“I don’t.”

“We should watch it, the movie is actually really good.  I loved the book when I was a kid, too.”

“I’d love to watch a movie with you,” Ben said honestly.  Somewhere quiet and dark and private  “And I’m sorry about the phone thing; I turned it off in the library.”

“That’s okay.”  Ryan looked down and back up, his hands fidgeting with the hem of his shirt, and Ben smiled at him.

“Come here.”  Ryan came, and Ben tilted his head and kissed him gently, not caring that it was four in the afternoon on a busy street and that people might be watching.  For a moment nobody else mattered.

They pulled apart after a moment, and now Ryan seemed much more at ease.  “Mmm…do that again,” he ordered, grinning at last. 

“Soon,” Ben promised.  “What’s the plan for the rest of the day?”

“Well, Jasmine’s cooking again, and Lenny and Grant are having a few people they’re planning a show with over to the apartment tonight.”

“So we wouldn’t be missed if we stayed away?” Ben asked hopefully, visions of dinner out and, even better, a hotel room playing out in his head.

Ryan frowned.  “You don’t like them?”

“I like them fine.  Especially Jasmine,” Ben assured him.  “I’m just not sure I’m going to be great company tonight.”  Because I’m going to fall asleep as soon as I get horizontal.

“I already promised we’d be there,” Ryan said, with the air of someone who was just figuring out that doing that might not have been a great idea.  “I’m sorry.”

“No, it’s okay.”  It wasn’t like Ben had told him not to.  “But save tomorrow night, I’ve got something planned for us.”

“Okay.”  They sat there quietly for a moment, awkward in a way they hadn’t been before, until Ben reached out and tangled his fingers together with Ryan’s.  Ryan gripped back tightly and looked relieved.

“Do we need to bring anything back?” Ben asked, forcing himself upright with a little grimace.  His back ached from being bent over the table all day.

“Just ourselves.”  Ryan pulled Ben’s hand to his lips and kissed his knuckles, then let go and went to flag down a taxi.  He got one in under a minute, naturally.  They headed back to the apartment and Ben did his best to put himself in a sociable mindset.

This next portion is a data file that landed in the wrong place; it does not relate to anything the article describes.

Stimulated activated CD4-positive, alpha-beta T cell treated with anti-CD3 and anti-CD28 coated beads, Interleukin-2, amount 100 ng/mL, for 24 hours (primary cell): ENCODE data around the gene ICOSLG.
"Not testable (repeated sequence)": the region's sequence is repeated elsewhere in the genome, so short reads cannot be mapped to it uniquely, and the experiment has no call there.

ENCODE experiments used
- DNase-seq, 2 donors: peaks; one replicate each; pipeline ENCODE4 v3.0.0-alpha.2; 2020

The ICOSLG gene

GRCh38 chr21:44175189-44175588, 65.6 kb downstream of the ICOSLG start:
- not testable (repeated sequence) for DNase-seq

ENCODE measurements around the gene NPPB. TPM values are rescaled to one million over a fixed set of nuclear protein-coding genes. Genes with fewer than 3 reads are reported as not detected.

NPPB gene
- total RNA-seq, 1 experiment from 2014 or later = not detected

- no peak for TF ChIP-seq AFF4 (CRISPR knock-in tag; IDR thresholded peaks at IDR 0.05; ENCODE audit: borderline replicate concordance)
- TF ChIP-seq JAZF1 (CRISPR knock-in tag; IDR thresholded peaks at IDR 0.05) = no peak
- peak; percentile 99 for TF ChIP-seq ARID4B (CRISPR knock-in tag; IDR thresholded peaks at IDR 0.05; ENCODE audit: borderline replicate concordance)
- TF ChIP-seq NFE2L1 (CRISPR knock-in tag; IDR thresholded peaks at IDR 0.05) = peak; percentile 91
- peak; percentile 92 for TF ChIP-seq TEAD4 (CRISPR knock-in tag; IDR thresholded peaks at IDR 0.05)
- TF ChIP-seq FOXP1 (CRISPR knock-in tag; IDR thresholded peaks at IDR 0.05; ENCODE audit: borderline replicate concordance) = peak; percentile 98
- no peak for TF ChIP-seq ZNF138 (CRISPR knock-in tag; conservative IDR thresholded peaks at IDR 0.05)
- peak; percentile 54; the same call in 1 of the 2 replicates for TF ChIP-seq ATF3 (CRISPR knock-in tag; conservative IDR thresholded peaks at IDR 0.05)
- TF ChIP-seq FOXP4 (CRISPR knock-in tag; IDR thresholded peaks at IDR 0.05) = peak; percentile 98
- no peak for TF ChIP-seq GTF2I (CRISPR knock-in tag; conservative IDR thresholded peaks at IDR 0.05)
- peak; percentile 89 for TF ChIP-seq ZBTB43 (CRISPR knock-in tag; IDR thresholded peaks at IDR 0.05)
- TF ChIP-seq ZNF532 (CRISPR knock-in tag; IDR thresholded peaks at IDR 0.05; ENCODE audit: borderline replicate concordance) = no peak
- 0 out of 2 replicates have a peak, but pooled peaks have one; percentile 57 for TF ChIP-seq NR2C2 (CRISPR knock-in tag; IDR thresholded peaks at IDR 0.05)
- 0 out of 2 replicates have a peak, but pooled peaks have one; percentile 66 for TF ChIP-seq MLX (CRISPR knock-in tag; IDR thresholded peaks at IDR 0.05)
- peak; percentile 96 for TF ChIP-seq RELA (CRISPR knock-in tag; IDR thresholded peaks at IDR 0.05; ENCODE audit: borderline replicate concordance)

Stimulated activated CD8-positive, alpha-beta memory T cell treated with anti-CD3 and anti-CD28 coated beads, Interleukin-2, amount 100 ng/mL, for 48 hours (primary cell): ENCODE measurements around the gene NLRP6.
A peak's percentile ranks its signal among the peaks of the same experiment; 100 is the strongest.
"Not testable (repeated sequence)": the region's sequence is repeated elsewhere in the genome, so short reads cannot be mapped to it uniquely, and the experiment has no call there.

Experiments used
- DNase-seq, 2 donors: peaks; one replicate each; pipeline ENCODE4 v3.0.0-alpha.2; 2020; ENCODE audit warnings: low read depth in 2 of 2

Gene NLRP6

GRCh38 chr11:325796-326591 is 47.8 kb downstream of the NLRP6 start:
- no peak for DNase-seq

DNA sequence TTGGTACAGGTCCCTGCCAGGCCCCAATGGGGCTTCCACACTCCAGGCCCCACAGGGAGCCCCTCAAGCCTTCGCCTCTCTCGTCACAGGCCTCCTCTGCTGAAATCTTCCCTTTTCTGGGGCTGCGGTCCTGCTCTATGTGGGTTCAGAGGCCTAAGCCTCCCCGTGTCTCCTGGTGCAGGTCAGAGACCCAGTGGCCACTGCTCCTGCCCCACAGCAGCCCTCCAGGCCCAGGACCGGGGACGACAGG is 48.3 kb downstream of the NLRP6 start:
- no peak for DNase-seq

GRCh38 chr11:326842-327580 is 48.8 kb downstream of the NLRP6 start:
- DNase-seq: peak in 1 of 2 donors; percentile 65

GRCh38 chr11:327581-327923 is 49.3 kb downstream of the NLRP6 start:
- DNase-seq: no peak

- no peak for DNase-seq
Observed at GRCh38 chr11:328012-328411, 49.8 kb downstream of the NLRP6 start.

In the end his mindset didn’t matter—sociable was the order of the evening whether Ben wanted it or not.  A “few people” ended up being around twenty, the apartment was packed and Jasmine was busy as hell, and loving every minute of it.  Ben was introduced around as “Ryan’s writer!” by Lenny, who was completely taken with the concept, and he shook hands and got hugs and forgot names for a few hours as more people filtered in and out.

It wasn’t so bad, except for the fact that Ryan was waylaid a few minutes after their return by some fellow illustrators, and the friendly hellos soon morphed into a technical discussion that Ben couldn’t follow and wasn’t really invited to.  Ryan was enjoying himself though, that was clear to see, and so Ben did his best to keep a look of vague interest on his face when he was close to the group, which was whenever he could escape from Lenny and the flow of newcomers.  The need for sleep pulled at him, reinforced by warm food and alcohol, and it was only the noise and the occasional moments of discomfort that came from being surrounded by strangers that kept him on his feet.

At half past nine, Ben’s phone rang.  He checked the number and sighed with relief, then looked over at Ryan, who was talking to three other people about oil painting.  Seeing Ryan confident and eloquent about his expertise was captivating, but by this time Ben needed an escape, and the phone call was the perfect excuse.

“I have to take this,” he told Ryan, interrupting for just a moment.  “I’ll be back.”

“Okay.”  Ryan turned his face up and Ben kissed him obligingly, then headed for Ryan’s bedroom.  He got inside, sat down on the bed and answered the call.

“Holy shit, you’re a lifesaver.”

Michal laughed.  “Someone sounds cranky!  What, Boston not all it’s cracked up to be?”